Archive for September, 2009

Serpent & Shadow: A Defense of Snakes & Darkness – by Jesse Wolf Hardin

Thursday, September 24th, 2009

Introduction:  The following vintage piece has been rewritten for our upcoming book of Animá, a discussion about the most misunderstood and misrepresented of reptiles, but also about what our fear of these secretive creatures says about ourselves.  It isn’t just the possibility of a serpent’s bite that scares us, we also tend to be terrified of whatever we can’t clearly see or understand, the darkness and the unknown.  This was driven home for me again yesterday on the trail by our cabin, when I involuntarily jumped as a small gopher snake wriggled up and over my bare foot… and when I then hesitated to pick her up, even though I could clearly see by the rounded shape of the head that it was a nonpoisonous species.  Before being released back into the wild, our little friend proved to be not only passive but downright affectionate… an agent not of cold blooded evil but of the insistent anima, of life awakening into life.  -Wolf

Serpent & Shadow

By Jesse Wolf Hardin


Our lives are marked by moonless nights and sun drenched days as well as what artists call “chiaroscurro”: the delicate interplay of dark and light brought about by subtly shifting shadows.  We paint with light as much as pigment, but make sense of what is illuminated one must explore the unlit depths of meaning and being.  The dark serves us in the form of insightful pain, comforting silence, the stillness between periods of tiring activity, the death that begets life, and the blackness that gives birth to light.  In spite of these facts, there is no element or force of nature more commonly associated with evil in Western societies than the dark hours of night, and no creature more demonized than the dreaded snake we imagine lying in wait for us there.  To the degree that I have a different understanding of them – of learning from them and accessing their power – it is perhaps because of decades of deepened intimacy with a canyon as yet untouched by a bulb’s glare, and time spent in close association with the serpents housed there.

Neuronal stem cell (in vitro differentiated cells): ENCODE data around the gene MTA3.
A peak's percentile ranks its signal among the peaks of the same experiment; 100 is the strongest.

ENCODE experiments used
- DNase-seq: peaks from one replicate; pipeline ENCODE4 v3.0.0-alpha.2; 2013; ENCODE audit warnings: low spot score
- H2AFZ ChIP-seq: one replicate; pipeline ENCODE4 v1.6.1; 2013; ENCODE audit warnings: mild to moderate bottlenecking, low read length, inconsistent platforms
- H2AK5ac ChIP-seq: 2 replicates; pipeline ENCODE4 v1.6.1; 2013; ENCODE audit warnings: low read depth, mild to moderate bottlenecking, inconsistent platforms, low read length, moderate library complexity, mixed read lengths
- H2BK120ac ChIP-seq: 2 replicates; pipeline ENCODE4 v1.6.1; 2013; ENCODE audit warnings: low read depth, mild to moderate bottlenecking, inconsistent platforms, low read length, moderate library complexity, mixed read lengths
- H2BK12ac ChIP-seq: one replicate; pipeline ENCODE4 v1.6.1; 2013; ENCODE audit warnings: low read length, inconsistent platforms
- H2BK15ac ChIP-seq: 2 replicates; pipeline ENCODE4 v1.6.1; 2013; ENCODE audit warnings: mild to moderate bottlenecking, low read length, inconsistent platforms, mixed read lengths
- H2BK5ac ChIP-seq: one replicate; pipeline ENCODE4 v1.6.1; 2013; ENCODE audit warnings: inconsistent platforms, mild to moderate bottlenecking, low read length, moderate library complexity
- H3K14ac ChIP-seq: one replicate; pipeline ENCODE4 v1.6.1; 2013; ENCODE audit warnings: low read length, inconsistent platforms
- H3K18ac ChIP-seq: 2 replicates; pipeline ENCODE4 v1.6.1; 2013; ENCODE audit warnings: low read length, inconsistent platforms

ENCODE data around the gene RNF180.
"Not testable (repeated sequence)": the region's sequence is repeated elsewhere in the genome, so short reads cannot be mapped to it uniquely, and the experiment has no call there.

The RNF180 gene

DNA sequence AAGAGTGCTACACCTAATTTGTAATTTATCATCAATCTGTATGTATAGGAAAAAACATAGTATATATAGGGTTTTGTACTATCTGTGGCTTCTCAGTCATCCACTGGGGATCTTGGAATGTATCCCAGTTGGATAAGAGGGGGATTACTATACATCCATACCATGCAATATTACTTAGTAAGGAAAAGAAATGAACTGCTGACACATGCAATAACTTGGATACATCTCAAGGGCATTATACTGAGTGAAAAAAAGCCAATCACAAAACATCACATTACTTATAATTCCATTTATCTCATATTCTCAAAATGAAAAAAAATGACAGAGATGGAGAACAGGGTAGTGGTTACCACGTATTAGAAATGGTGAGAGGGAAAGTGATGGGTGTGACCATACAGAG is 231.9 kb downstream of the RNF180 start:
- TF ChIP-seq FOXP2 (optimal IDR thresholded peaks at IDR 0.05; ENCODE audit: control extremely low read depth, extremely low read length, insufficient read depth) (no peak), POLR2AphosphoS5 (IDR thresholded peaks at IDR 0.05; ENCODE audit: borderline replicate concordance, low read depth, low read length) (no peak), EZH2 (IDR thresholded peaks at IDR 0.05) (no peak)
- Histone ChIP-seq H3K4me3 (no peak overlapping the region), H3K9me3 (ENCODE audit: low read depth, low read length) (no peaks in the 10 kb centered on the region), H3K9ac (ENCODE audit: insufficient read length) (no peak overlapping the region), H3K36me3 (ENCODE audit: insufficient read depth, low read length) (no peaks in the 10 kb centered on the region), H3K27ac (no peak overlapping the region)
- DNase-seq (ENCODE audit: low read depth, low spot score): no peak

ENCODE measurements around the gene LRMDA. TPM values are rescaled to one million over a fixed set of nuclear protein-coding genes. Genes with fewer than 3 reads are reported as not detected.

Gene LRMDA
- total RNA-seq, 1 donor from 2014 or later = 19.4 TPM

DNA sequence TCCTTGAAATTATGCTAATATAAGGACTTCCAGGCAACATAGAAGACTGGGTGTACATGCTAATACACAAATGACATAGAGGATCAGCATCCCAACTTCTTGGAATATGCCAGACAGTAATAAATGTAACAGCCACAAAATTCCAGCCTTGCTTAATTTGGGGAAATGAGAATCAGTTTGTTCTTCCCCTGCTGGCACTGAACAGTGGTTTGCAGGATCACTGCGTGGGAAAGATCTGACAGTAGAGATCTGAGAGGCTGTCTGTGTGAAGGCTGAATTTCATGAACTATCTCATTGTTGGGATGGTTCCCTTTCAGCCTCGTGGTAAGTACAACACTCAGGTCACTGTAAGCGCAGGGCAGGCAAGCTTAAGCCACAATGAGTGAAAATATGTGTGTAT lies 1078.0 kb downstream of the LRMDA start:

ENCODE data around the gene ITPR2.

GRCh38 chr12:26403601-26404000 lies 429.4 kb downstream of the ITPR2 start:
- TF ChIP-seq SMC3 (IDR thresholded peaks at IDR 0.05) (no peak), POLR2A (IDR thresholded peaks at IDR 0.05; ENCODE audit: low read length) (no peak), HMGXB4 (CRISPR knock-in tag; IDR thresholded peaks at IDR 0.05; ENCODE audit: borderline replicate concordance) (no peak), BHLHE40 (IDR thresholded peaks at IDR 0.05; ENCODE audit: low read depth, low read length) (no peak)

It was over twenty years ago that I spotted a rattlesnake swaddled in shadow a mere few feet from one of my playing infant daughters.  I choked back the urge to shout a warning, afraid of causing her to panic and thereby alarm the four-feet long beast.  It happened to be a black-tailed rattler, a species found only in a few mountainous areas of S.W. New Mexico and S.E. Arizona.  But while known to be less aggressive than its cousin the diamondback, its poison is every bit as potent.  A single bite to a child’s calf so far from medical assistance, could possibly mean her life.  To my horror, she continued walking in its direction, singing a favorite song.  A heartbeat later she stepped directly on the outstretched creature, and then over and past it without it ever coiling.  I watched her go on her way, and then came as close to the unperturbed animal as I dared in order to proffer thanks to the reptile that had for whatever reasons opted not to strike.


My daughter demonstrated not only a level of blissful ignorance, but also her freedom from fear of the invisible and the not yet known.  She learned to hesitate and shutter but not until she was older and in the city.  At that stage she explored every dark nook, and still laughed as she stumbled without a flashlight in the thickest of night.  We adults, on the other hand, all too often freeze at the blurred edge of the moonless evening or the sharp perimeter of the street or yard’s security light.  We might mistakenly attribute both the snake and the blackness to evil entities, due to the way each reminds us of our vulnerability or triggers bone deep flight from the realization of our mortal life’s end.  Or we may have learned to accept our biological limits as well as value what we neither can see yet nor understand, but what is most likely to send chills up our spine is still the terror of the unknown and the nearly universal fear of change.